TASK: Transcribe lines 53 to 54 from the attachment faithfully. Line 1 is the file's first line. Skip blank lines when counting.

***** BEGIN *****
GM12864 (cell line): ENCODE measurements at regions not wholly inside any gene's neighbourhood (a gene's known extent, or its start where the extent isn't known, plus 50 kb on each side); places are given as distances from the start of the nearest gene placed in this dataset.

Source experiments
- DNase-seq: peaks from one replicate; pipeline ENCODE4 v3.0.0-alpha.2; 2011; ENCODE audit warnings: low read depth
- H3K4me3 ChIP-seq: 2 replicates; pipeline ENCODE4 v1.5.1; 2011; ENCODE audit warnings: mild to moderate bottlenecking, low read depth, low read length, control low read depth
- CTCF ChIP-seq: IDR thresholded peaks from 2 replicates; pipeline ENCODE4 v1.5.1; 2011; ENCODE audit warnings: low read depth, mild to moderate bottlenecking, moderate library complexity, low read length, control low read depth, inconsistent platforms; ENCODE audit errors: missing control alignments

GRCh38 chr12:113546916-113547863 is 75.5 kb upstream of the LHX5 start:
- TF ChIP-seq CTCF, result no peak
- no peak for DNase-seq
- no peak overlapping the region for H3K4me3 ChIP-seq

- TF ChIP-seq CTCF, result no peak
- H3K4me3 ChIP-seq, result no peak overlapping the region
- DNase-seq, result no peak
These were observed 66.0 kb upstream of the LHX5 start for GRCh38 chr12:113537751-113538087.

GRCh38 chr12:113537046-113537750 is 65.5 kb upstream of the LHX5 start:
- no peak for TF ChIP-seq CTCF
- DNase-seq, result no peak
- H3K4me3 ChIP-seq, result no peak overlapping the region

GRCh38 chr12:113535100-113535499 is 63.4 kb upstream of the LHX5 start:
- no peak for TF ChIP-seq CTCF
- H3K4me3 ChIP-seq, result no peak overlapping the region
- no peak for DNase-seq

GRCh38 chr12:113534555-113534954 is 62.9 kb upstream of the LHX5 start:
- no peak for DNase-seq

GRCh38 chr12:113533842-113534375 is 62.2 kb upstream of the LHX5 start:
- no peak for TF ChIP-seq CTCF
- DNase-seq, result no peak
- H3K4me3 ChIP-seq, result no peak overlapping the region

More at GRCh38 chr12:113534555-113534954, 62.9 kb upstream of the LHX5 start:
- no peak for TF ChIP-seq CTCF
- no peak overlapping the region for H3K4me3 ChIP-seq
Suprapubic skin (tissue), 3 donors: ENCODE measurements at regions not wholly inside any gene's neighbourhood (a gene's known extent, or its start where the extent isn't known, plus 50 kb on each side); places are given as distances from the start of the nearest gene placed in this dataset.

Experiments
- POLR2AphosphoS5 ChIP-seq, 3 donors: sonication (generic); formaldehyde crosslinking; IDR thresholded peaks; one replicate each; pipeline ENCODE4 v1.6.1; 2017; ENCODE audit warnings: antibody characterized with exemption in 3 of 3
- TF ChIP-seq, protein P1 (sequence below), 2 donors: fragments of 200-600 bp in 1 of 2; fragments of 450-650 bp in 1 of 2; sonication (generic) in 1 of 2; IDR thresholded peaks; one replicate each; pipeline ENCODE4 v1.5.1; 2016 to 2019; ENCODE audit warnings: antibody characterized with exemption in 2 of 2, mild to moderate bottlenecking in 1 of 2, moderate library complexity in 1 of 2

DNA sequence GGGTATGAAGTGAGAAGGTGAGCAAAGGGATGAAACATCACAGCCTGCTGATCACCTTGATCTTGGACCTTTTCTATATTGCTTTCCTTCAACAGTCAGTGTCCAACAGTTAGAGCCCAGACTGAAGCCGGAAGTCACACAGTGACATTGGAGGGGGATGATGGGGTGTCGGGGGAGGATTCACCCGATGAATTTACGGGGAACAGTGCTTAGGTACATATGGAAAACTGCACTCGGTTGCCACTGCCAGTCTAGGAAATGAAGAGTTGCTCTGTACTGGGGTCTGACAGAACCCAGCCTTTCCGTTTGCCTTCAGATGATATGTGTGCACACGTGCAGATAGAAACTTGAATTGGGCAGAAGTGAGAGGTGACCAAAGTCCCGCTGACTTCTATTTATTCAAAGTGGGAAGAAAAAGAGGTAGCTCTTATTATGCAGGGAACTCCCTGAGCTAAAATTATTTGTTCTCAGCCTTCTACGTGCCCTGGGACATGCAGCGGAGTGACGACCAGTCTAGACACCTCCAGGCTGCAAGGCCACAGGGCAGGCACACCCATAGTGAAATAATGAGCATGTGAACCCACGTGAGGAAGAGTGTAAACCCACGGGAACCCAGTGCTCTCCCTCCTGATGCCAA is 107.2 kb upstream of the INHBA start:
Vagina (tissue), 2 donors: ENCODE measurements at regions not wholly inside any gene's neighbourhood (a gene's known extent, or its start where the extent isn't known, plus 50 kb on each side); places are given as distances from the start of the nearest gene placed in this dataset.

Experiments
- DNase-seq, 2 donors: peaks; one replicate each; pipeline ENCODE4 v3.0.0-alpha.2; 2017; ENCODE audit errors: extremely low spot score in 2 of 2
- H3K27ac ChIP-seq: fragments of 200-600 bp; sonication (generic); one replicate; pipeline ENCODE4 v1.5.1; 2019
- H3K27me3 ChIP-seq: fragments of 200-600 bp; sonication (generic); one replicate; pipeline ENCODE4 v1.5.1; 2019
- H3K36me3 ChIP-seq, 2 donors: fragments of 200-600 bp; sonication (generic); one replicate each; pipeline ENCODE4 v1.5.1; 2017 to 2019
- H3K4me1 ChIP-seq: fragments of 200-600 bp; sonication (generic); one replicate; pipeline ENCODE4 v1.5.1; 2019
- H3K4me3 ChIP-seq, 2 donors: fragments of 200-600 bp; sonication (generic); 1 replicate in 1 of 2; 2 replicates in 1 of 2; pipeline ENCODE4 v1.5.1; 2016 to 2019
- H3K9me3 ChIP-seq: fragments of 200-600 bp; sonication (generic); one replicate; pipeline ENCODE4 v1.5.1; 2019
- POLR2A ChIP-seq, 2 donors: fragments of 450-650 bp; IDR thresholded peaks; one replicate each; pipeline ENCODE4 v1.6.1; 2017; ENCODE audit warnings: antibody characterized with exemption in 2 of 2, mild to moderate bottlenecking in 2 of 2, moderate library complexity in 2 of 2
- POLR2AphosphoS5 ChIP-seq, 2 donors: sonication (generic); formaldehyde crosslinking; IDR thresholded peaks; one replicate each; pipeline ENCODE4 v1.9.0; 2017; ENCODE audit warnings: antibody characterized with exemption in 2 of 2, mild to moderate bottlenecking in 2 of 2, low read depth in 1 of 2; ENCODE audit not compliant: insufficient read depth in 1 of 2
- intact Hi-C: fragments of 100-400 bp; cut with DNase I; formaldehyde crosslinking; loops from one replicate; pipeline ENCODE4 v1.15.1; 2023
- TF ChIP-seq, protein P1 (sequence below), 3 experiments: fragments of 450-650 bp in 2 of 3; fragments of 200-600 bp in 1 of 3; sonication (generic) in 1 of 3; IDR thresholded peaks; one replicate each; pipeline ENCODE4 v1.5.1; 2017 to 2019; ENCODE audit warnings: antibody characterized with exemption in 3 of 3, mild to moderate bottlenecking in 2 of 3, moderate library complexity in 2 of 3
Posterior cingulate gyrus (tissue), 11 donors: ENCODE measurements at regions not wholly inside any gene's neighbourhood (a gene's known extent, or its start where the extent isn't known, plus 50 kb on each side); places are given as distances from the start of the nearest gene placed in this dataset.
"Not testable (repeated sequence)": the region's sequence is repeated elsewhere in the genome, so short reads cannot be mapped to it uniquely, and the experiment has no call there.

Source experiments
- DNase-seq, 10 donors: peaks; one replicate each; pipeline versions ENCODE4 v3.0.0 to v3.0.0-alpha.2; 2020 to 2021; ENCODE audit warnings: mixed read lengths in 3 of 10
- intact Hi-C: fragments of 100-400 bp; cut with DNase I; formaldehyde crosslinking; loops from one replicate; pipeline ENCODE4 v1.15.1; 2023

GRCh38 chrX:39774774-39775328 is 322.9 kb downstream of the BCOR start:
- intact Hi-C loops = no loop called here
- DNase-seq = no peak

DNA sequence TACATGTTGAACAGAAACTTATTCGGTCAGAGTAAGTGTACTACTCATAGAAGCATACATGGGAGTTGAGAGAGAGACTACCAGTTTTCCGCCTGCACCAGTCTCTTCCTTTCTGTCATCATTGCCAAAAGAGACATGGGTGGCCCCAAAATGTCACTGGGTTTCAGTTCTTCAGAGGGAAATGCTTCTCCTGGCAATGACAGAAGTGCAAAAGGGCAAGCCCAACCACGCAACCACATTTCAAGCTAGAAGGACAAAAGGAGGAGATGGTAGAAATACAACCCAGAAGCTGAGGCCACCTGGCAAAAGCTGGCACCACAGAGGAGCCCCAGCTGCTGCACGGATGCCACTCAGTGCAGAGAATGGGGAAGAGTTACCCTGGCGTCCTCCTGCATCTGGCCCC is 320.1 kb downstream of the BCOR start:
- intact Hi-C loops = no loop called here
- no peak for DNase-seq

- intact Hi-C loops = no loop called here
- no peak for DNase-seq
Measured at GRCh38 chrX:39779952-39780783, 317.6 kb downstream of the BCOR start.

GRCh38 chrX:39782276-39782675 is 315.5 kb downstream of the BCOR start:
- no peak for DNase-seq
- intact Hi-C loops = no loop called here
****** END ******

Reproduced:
- intact Hi-C: fragments of 100-400 bp; cut with DNase I; formaldehyde crosslinking; loops from one replicate; pipeline ENCODE4 v1.15.1; 2023

GRCh38 chrX:39774774-39775328 is 322.9 kb downstream of the BCOR start: